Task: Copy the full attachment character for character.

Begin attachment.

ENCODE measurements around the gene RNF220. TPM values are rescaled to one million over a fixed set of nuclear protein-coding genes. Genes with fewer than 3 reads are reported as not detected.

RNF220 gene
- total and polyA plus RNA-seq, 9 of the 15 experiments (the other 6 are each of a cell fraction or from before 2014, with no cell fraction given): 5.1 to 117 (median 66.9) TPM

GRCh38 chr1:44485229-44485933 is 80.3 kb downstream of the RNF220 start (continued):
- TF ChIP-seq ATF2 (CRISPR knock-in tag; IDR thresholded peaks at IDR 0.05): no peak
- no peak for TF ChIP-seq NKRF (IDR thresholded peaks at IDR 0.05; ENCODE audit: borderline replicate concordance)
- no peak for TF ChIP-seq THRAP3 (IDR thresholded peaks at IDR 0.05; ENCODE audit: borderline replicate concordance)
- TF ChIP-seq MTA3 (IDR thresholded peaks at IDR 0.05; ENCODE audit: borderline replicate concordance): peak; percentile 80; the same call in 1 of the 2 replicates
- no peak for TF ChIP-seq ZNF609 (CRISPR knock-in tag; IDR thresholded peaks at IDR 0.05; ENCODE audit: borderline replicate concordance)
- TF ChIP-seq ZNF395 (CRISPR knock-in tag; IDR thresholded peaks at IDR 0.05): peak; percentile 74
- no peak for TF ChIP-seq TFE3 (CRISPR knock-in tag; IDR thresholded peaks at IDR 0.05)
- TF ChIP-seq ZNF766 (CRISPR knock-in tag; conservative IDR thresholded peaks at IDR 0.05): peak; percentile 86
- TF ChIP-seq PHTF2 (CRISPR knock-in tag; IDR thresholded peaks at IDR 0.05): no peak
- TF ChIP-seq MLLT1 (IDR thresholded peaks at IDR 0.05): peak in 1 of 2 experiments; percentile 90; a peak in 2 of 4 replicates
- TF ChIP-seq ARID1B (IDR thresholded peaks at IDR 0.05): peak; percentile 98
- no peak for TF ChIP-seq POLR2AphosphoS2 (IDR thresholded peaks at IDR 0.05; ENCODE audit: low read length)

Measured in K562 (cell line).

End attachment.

ENCODE measurements around the gene RNF220. TPM values are rescaled to one million over a fixed set of nuclear protein-coding genes. Genes with fewer than 3 reads are reported as not detected.

RNF220 gene
- total and polyA plus RNA-seq, 9 of the 15 experiments (the other 6 are each of a cell fraction or from before 2014, with no cell fraction given): 5.1 to 117 (median 66.9) TPM

GRCh38 chr1:44485229-44485933 is 80.3 kb downstream of the RNF220 start (continued):
- TF ChIP-seq ATF2 (CRISPR knock-in tag; IDR thresholded peaks at IDR 0.05): no peak
- no peak for TF ChIP-seq NKRF (IDR thresholded peaks at IDR 0.05; ENCODE audit: borderline replicate concordance)
- no peak for TF ChIP-seq THRAP3 (IDR thresholded peaks at IDR 0.05; ENCODE audit: borderline replicate concordance)
- TF ChIP-seq MTA3 (IDR thresholded peaks at IDR 0.05; ENCODE audit: borderline replicate concordance): peak; percentile 80; the same call in 1 of the 2 replicates
- no peak for TF ChIP-seq ZNF609 (CRISPR knock-in tag; IDR thresholded peaks at IDR 0.05; ENCODE audit: borderline replicate concordance)
- TF ChIP-seq ZNF395 (CRISPR knock-in tag; IDR thresholded peaks at IDR 0.05): peak; percentile 74
- no peak for TF ChIP-seq TFE3 (CRISPR knock-in tag; IDR thresholded peaks at IDR 0.05)
- TF ChIP-seq ZNF766 (CRISPR knock-in tag; conservative IDR thresholded peaks at IDR 0.05): peak; percentile 86
- TF ChIP-seq PHTF2 (CRISPR knock-in tag; IDR thresholded peaks at IDR 0.05): no peak
- TF ChIP-seq MLLT1 (IDR thresholded peaks at IDR 0.05): peak in 1 of 2 experiments; percentile 90; a peak in 2 of 4 replicates
- TF ChIP-seq ARID1B (IDR thresholded peaks at IDR 0.05): peak; percentile 98
- no peak for TF ChIP-seq POLR2AphosphoS2 (IDR thresholded peaks at IDR 0.05; ENCODE audit: low read length)

Measured in K562 (cell line).